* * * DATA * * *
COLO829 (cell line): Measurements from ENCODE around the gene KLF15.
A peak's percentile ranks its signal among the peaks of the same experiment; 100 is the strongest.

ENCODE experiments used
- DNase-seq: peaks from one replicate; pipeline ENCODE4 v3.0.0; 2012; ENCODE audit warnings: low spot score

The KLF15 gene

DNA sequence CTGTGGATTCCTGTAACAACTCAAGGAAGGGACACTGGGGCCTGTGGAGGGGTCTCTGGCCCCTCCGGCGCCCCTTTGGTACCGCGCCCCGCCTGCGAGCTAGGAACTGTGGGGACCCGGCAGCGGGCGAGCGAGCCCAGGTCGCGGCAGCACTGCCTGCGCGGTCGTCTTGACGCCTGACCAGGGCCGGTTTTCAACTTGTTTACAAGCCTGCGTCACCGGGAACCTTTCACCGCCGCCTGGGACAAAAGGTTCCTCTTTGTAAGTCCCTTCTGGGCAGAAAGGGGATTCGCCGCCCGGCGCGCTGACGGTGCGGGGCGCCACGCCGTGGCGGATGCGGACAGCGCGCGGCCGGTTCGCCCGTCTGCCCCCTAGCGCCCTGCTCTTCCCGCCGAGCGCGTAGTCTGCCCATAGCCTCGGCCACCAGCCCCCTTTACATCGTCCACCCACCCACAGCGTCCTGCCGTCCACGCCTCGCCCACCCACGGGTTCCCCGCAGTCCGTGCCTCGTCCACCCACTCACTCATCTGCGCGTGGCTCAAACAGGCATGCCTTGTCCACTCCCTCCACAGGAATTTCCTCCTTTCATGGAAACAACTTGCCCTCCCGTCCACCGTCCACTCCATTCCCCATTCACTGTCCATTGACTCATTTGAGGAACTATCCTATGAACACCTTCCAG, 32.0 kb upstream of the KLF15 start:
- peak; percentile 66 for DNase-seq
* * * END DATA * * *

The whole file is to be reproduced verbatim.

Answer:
COLO829 (cell line): Measurements from ENCODE around the gene KLF15.
A peak's percentile ranks its signal among the peaks of the same experiment; 100 is the strongest.

ENCODE experiments used
- DNase-seq: peaks from one replicate; pipeline ENCODE4 v3.0.0; 2012; ENCODE audit warnings: low spot score

The KLF15 gene

DNA sequence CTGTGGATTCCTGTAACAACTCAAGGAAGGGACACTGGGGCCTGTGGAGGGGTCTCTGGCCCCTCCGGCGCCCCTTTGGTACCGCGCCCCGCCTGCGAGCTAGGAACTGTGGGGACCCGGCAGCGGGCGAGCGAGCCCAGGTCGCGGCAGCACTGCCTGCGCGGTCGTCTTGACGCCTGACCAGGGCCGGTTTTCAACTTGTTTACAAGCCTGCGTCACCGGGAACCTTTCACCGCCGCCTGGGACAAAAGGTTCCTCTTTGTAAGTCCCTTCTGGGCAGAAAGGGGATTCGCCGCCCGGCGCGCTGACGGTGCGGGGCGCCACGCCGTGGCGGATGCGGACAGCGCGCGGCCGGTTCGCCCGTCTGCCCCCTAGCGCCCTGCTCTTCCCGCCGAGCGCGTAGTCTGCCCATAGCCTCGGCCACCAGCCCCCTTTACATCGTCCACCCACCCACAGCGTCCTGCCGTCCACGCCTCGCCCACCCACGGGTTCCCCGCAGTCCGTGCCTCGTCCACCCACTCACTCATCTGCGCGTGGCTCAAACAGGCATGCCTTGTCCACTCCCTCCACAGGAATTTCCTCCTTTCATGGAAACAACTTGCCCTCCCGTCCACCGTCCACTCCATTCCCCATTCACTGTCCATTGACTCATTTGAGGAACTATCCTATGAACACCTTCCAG, 32.0 kb upstream of the KLF15 start:
- peak; percentile 66 for DNase-seq